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by: PHOTO COURTESY: AMR - American Medical Response personnel bring 10 ambulances to the scene of the Dec. 11 Clackamas Town Center shooting within 30 minutes.American Medical Response executives expressed relief after Clackamas County commissioners voted 3-2 on Tuesday to look at their bid for continuing local ambulance services.

County Chairman John Ludlow and Commissioner Jim Bernard both voted against a motion by Commissioner Paul Savas, which Commissioner Martha Schrader seconded, to continue with the process using the one bid that was received on time. After reviewing the bid, commissioners could still vote to reject AMR’s proposal and restart another bidding process.

Although details remain shrouded in mystery, AMR’s main Portland-area competitor, Metro West Ambulance, is rumored to have missed the deadline, while Rural/Metro Ambulance didn’t follow through on a pledge to bid: Rural/Metro steps into contract fight, Feb. 6. Metro West did not respond to calls for comment on Tuesday, and county commissioners have agreed to a “blackout” on talking about the issues until this month’s staff analysis of AMR’s bid.

Bernard voted against the process on April 30 despite his admission at a Jan. 22 work session that elected officials had gone too far in trying to replace AMR. After meeting with Bernard on AMR issues, Clackamas Fire District No. 1 has since backed off of its stance that the contract should go to bid. But rather than opting for automatic annual contract extensions, county officials spent more than $50,000 to hire consultant Polaris Group to construct a proposal process for new ambulance contracts, as previously reported in County digs into ambulance contract, Jan. 30.

After attending this week’s county work session, AMR General Manager Randy Lauer expressed surprise at Bernard and Ludlow’s “no” votes. AMR netted about $12.5 million last year, but only 1.2 percent of that was profit in Clackamas County after paying an annual $365,000 franchise fee, and another $640,000 payment goes to fire departments and the system-enhancement fund.

“They had laid out a fairly complex process for bidders to follow, and we thought we had followed it exactly,” Lauer said. “If they had decided to change directions, they would have had a big political mess on their hands and a lot of explaining to do. So, the county made the right decision.”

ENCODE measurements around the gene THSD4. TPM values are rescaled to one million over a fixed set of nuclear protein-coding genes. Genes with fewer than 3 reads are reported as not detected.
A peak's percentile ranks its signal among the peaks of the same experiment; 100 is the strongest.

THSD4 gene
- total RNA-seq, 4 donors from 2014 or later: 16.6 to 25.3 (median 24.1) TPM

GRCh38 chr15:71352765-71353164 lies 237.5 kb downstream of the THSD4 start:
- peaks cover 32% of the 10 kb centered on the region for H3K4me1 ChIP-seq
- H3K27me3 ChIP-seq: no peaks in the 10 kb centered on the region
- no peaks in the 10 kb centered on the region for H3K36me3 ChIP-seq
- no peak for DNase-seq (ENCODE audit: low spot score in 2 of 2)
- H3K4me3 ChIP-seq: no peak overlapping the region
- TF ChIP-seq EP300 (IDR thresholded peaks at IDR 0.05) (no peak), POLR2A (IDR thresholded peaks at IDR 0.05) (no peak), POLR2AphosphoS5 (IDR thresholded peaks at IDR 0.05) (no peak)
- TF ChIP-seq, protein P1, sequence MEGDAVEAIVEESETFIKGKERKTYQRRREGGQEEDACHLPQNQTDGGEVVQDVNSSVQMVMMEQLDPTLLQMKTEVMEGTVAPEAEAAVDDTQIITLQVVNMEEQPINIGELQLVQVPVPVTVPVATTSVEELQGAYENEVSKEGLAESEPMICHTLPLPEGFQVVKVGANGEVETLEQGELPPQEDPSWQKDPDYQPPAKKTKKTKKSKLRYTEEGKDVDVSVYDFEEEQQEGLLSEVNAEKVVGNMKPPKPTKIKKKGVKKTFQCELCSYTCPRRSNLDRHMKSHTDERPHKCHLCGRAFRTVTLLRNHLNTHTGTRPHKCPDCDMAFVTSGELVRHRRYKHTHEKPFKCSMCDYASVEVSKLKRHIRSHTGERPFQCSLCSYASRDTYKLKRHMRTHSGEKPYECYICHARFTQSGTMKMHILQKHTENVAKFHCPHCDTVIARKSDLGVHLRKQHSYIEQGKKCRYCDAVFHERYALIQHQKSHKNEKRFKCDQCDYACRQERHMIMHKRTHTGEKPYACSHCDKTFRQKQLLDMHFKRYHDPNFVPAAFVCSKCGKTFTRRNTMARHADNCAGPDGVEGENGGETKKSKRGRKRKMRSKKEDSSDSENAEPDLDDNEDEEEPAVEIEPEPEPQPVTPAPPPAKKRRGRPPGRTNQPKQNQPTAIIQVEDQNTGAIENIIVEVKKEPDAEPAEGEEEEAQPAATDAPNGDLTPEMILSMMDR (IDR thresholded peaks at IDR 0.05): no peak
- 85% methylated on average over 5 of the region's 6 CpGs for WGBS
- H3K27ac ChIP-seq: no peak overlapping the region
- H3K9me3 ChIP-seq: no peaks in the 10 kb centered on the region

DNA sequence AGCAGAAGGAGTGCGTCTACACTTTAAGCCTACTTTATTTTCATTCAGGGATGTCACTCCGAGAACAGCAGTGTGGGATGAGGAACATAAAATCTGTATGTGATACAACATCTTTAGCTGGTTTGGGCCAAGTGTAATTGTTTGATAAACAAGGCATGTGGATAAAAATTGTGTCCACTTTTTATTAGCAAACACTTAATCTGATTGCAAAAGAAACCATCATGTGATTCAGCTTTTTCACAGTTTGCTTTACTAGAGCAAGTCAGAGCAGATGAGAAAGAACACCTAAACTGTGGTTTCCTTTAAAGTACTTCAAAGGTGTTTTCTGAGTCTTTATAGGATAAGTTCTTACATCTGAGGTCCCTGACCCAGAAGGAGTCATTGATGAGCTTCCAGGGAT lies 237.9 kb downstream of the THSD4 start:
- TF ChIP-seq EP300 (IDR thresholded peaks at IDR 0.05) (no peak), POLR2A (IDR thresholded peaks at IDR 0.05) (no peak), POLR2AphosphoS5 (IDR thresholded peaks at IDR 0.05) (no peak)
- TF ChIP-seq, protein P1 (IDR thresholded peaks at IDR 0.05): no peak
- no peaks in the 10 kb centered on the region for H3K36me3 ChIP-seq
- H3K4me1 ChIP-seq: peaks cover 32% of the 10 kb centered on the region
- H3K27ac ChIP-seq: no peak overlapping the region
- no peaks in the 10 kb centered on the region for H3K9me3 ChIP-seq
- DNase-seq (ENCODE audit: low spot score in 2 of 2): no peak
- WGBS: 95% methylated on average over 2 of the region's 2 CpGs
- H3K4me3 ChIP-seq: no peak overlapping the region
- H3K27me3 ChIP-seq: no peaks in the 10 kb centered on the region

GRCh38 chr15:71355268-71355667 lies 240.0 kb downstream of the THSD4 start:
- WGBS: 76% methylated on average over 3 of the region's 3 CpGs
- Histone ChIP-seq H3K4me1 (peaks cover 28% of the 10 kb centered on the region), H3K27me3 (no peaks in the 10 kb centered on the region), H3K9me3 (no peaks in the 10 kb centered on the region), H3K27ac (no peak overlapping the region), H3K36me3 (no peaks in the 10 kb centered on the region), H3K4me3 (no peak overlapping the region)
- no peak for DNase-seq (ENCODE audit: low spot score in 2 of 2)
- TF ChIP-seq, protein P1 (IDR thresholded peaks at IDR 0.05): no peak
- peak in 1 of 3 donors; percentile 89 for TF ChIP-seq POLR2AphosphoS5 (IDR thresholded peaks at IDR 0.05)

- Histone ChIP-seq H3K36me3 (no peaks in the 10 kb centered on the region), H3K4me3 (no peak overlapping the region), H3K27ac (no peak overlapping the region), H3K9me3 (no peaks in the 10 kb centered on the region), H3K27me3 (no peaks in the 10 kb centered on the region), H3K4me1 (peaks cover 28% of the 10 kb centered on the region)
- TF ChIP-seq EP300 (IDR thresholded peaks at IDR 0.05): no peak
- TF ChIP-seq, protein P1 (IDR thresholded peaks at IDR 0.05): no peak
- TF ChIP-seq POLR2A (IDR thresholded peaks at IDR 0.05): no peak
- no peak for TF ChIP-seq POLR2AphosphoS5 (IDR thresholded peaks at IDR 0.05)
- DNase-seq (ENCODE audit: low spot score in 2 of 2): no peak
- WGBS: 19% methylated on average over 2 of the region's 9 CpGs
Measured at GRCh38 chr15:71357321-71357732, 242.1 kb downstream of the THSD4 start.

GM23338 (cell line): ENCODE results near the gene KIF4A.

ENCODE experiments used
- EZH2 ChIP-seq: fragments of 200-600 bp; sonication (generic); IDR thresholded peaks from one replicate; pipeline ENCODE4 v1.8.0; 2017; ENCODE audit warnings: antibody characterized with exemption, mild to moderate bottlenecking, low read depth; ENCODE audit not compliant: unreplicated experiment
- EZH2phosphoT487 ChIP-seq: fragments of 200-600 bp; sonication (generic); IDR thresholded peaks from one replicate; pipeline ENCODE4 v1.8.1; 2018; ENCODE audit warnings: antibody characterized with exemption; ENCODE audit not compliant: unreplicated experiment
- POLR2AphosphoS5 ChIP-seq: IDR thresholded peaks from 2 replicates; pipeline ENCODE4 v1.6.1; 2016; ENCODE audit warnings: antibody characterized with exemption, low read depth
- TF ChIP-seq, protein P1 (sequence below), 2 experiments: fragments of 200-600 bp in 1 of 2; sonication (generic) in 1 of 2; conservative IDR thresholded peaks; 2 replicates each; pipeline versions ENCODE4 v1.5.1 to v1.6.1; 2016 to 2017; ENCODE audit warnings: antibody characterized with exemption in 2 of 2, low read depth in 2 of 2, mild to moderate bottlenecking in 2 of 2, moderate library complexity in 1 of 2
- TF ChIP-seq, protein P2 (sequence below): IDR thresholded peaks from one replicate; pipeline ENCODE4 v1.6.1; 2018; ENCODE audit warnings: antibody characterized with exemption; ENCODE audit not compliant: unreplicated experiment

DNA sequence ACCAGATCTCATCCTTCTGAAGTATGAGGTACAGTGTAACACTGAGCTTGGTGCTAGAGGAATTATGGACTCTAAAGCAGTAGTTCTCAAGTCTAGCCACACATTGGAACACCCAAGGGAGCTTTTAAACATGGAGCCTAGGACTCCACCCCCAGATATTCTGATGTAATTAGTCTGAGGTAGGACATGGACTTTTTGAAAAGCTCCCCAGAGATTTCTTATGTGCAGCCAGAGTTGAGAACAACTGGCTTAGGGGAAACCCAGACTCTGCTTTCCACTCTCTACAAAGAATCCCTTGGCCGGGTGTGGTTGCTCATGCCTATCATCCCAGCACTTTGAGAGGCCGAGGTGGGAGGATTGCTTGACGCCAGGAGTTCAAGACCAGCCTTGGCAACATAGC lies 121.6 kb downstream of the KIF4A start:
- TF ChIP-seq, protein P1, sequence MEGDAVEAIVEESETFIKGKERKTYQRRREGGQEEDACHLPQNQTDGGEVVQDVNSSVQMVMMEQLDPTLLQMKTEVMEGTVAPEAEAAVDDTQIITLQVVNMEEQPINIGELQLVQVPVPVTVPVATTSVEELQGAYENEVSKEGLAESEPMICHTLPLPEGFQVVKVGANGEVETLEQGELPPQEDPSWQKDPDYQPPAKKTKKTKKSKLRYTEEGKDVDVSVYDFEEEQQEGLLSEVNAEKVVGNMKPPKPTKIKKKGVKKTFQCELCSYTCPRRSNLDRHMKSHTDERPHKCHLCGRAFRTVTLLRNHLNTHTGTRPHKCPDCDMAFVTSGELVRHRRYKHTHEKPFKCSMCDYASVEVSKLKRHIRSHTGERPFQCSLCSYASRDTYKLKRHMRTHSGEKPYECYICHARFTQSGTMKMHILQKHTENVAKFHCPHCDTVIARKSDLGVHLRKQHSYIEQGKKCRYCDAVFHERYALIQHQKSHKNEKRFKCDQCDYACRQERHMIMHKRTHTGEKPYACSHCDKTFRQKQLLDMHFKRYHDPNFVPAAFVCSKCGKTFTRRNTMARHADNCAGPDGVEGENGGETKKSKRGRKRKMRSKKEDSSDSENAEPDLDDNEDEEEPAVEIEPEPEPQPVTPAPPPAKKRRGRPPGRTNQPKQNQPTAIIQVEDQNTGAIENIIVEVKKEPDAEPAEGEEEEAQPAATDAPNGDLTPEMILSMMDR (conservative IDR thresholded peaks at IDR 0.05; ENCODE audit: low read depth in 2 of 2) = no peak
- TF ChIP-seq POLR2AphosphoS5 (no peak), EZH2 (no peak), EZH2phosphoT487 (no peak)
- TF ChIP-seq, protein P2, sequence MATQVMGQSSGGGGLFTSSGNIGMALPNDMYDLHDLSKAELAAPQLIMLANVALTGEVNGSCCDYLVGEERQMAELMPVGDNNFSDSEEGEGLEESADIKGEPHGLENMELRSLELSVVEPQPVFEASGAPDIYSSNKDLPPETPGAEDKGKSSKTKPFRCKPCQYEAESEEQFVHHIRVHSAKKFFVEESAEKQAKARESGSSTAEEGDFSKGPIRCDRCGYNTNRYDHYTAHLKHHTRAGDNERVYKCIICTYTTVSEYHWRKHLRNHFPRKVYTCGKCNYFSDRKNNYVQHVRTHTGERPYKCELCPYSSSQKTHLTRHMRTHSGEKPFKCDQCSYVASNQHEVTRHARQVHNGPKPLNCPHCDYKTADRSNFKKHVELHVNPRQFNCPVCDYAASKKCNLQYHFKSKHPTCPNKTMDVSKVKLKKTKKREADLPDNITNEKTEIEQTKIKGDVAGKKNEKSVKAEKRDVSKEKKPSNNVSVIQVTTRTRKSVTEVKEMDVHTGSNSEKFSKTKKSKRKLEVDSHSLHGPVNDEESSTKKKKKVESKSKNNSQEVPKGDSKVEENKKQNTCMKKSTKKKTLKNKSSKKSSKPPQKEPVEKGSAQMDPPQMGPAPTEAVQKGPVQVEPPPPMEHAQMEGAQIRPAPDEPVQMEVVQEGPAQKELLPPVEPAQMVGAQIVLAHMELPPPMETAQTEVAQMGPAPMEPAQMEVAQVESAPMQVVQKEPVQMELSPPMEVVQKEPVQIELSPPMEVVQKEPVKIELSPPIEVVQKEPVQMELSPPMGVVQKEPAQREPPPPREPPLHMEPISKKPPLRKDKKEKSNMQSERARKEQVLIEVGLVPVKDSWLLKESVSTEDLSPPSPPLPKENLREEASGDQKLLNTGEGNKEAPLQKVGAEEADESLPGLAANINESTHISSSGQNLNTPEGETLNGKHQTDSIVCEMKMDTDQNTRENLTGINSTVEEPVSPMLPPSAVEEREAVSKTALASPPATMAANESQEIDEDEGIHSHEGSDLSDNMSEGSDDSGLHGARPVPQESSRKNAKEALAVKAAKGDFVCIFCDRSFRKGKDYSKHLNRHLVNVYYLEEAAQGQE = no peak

Lauer noted that AMR’s bid proposes to continue its current programs and “really strives to build a foundation to keep AMR in step with health care reform” efforts that are moving fast in Oregon. Meanwhile, since its current contract doesn’t run out until May 1, 2014, the company is training employees for a busy wilderness and river-rescue season from Memorial Day through Labor Day. AMR provides a lifeguard-safety program at High Rocks, the popular Clackamas River swimming hole between Gladstone and Oregon City.

AMR’s “Reach and Treat” team also responds to falls and other Mt. Hood National Forest incidents. A climber who fell over the crest of Hogsback on Mt. Hood on Wednesday, May 1, was identified as Robert Finke, 52, of Gladstone. Reportedly in stable condition, Finke was accompanied by a member of Portland Mountain Rescue who happened to be climbing in the same area, joined by a member of Timberline's Ski Patrol and members of AMR.

Because remote areas of Clackamas County “rely on AMR’s excellent service, response time and experience,” Jon Tullis, spokesman for the Timberline hotel and ski resort, added his name last week to the many regional leaders writing letters to the county encouraging commissioners not to waste any more time and money through the contract bidding process. He wrote that AMR acquired “essential skills and knowledge” to tackle challenging alpine conditions and difficult emergency scenarios.

“This knowledge and practical experience would be very difficult to replace,” he wrote. “We strongly believe that AMR’s experience and services, including search-and-rescue skills, is invaluable not only to those in need of those services, but to the overall reputation for world-class travel and outdoor recreation here in Clackamas County’s Mount Hood Territory.”

Emergency medical response plays an important role the county’s tourism industry, Tullis said, because visitors need to know that if something should go wrong, there is a specialized team already in place that can be called upon. AMR’s “RAT Team” out of Government Camp are “at the ready to react quickly and efficiently in situations where time literally can mean life or death,” Tullis wrote in describing AMR’s long history in Clackamas County.

“While we appreciate the commissioners’ fiduciary responsibility, we caution them from making a decision for emergency medical services based solely on money, and we see no compelling reason to change a system that has proven itself to work well,” he wrote. “The commissioners should honor AMR’s track record and renew their contract.”

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